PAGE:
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INVESTIGATION OF INSTITUTIONAL DIFFERENCES IN PRIMARY CESAREAN BIRTH RATES

Authors

  • Gigliola Baruffi MD, MPH,

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    • Gigliola Baruffi, MD, MPH, obtained her medical degree at Milan University and her M.P.H. at the Johns Hopkins School of Hygiene and Public Health (JHSHPH). She is presently associate professor and director of the maternal and child health program at the University of Hawaii, School of Public Health. She was on the faculty in maternal and child health at JHSHPH when the data for the current study were collected. Her research interests focus on perinatal health issues, specifically the costs and benefits of alternative maternity care.

  • M. Strobino MDonna PhD,

    Corresponding author
      The Johns Hopkins University School of Hygiene and Public Health, Maternal and Child Health Department, 624 N. Broadway, Baltimore, MD 21205.
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    • Donna M. Strobino, PhD, received her PhD. in demography from Johns Hopkins University and is presently an associate professor in maternal and child health at the Johns Hopkins School of Hygiene and Public Health. Her research interests include evaluation of perinatal programs and services, development of measures of morbidity in the mother and newborn, and the impacts of life-style and demographic factors on pregnancy outcomes.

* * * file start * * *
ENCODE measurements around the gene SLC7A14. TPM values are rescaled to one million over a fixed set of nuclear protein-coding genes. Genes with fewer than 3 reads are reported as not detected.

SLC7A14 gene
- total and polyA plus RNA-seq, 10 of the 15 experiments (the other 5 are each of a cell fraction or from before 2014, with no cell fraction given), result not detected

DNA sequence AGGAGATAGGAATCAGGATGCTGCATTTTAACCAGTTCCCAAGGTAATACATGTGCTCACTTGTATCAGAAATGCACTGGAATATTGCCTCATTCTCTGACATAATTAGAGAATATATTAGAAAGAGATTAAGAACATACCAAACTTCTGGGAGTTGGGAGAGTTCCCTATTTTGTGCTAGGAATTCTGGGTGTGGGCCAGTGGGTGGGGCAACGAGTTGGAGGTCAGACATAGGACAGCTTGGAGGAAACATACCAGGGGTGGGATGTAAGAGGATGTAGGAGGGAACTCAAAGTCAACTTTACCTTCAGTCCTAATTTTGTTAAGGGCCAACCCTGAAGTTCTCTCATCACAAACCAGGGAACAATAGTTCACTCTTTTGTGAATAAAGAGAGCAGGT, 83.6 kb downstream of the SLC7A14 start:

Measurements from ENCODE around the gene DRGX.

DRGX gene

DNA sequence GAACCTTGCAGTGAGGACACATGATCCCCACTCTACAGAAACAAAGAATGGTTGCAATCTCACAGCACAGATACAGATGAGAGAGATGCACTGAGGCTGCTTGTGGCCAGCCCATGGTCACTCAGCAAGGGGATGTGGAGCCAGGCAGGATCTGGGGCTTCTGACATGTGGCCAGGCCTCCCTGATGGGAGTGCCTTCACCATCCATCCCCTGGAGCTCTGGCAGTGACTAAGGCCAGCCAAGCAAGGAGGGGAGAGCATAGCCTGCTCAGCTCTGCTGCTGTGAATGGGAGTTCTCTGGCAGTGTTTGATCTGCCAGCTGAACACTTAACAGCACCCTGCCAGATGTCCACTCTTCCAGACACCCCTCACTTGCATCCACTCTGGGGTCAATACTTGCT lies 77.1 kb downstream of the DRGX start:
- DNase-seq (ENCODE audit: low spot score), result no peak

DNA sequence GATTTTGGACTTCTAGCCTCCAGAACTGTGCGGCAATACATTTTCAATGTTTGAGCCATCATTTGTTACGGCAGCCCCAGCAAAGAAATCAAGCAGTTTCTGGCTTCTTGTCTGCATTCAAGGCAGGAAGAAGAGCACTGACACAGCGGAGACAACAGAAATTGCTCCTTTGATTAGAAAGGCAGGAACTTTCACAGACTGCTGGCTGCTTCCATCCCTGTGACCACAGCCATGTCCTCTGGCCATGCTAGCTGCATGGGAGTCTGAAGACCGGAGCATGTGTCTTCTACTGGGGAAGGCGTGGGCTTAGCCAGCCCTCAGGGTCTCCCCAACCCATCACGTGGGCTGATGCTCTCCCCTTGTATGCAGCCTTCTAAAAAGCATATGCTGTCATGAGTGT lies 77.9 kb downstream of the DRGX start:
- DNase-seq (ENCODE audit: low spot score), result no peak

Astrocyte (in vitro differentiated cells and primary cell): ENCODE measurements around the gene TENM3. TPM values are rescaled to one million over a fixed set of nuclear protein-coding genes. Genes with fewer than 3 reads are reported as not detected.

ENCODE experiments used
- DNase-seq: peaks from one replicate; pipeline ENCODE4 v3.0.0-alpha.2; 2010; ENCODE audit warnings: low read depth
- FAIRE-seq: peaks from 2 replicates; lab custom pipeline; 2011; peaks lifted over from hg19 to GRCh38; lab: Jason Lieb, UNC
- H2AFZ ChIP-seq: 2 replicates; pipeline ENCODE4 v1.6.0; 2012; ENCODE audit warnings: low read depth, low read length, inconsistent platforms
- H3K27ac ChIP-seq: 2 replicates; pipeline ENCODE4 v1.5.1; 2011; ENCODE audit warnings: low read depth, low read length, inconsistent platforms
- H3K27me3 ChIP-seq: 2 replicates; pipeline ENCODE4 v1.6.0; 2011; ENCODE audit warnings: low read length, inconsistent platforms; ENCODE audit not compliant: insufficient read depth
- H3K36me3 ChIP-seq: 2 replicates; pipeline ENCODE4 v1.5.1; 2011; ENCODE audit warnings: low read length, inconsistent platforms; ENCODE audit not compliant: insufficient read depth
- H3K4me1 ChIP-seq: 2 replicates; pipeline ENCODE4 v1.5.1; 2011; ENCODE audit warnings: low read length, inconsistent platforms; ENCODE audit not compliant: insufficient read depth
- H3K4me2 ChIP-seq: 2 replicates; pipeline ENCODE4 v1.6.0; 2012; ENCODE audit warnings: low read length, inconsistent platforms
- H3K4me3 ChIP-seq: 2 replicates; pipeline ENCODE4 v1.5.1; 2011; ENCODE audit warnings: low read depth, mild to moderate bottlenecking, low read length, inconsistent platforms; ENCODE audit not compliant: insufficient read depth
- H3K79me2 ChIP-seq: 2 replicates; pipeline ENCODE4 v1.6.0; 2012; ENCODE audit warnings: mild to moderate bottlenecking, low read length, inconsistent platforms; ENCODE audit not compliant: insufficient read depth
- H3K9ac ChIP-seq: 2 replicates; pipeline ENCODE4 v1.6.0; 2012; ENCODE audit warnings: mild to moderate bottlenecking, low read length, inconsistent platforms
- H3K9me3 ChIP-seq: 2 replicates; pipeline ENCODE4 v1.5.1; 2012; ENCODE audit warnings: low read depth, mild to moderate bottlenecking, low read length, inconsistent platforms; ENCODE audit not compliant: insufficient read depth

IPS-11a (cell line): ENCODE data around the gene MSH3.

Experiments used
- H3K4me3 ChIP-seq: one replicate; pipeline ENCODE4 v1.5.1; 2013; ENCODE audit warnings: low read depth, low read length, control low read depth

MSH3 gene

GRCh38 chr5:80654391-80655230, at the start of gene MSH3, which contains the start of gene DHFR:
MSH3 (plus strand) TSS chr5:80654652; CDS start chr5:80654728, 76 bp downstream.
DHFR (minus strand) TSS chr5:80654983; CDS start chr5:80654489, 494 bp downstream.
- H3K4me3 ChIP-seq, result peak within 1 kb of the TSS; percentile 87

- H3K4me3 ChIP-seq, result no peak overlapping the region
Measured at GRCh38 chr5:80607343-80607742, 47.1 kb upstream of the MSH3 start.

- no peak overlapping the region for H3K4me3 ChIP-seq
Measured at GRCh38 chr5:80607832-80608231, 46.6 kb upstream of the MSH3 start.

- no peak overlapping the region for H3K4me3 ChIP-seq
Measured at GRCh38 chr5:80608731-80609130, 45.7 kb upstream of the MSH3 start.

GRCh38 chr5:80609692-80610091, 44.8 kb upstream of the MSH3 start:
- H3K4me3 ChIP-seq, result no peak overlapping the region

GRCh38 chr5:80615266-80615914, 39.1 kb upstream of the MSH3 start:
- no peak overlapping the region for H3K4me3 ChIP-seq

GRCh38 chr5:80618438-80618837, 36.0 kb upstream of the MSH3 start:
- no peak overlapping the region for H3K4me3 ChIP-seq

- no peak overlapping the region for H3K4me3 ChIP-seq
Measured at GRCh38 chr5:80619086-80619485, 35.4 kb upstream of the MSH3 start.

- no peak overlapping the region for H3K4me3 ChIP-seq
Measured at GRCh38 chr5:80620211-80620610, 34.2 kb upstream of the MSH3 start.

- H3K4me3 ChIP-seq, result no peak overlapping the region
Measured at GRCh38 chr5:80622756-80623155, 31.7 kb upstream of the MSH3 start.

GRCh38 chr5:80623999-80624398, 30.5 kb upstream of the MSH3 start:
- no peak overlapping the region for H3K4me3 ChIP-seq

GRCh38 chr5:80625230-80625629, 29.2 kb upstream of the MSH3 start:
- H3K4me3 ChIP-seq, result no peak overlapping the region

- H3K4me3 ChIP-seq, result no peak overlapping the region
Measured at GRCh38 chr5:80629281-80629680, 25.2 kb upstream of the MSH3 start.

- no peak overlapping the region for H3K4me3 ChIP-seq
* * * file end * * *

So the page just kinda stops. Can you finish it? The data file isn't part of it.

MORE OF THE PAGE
• L Paine Lisa CNM, DrPH

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    • Lisa L. Paine, CNM, DrPH, is currently the director of nurse-midwifery services at the Johns Hopkins Hospital. She concurrently 1s an instructor in the School of Medicine and a recent Dr. P.H. graduate from the School of Hygiene and Public Health at the Johns Hopkins University in Baltimore, Maryland. She is also chairperson of the ACNM Division of Research.


The Johns Hopkins University School of Hygiene and Public Health, Maternal and Child Health Department, 624 N. Broadway, Baltimore, MD 21205.

ABSTRACT

Differences in primary cesarean birth rates between a maternity center staffed by certified nurse-midwives (CNM) with physician backup on the premises and a university teaching hospital staffed by resident and attending physicians were studied. The study sample included 796 and 804 women, similar in demographics, who received their prenatal and intrapartum care in the respective sites in 1977 and 1978. Study results indicate a significantly lower rate of primary cesarean birth at the maternity center than at the university hospital that was independent of institutional differences in the indications for abdominal delivery. Although cesarean birth was related to contracted pelvis (at labor), fetal malepresentation, and placental bleeding at both institutions, it was significantly associated with preeclampsia, primiparity, fetal distress, and maternal age only at the university hospital. There were no noteworthy differences in pregnancy outcomes for women delivered vaginally or by cesarean, except for more newborns with low Apgar scores among primary cesarean births at the university hospital A likely explanation for these findings is differing labor and delivery management styles between the providers of care at the two institutions.

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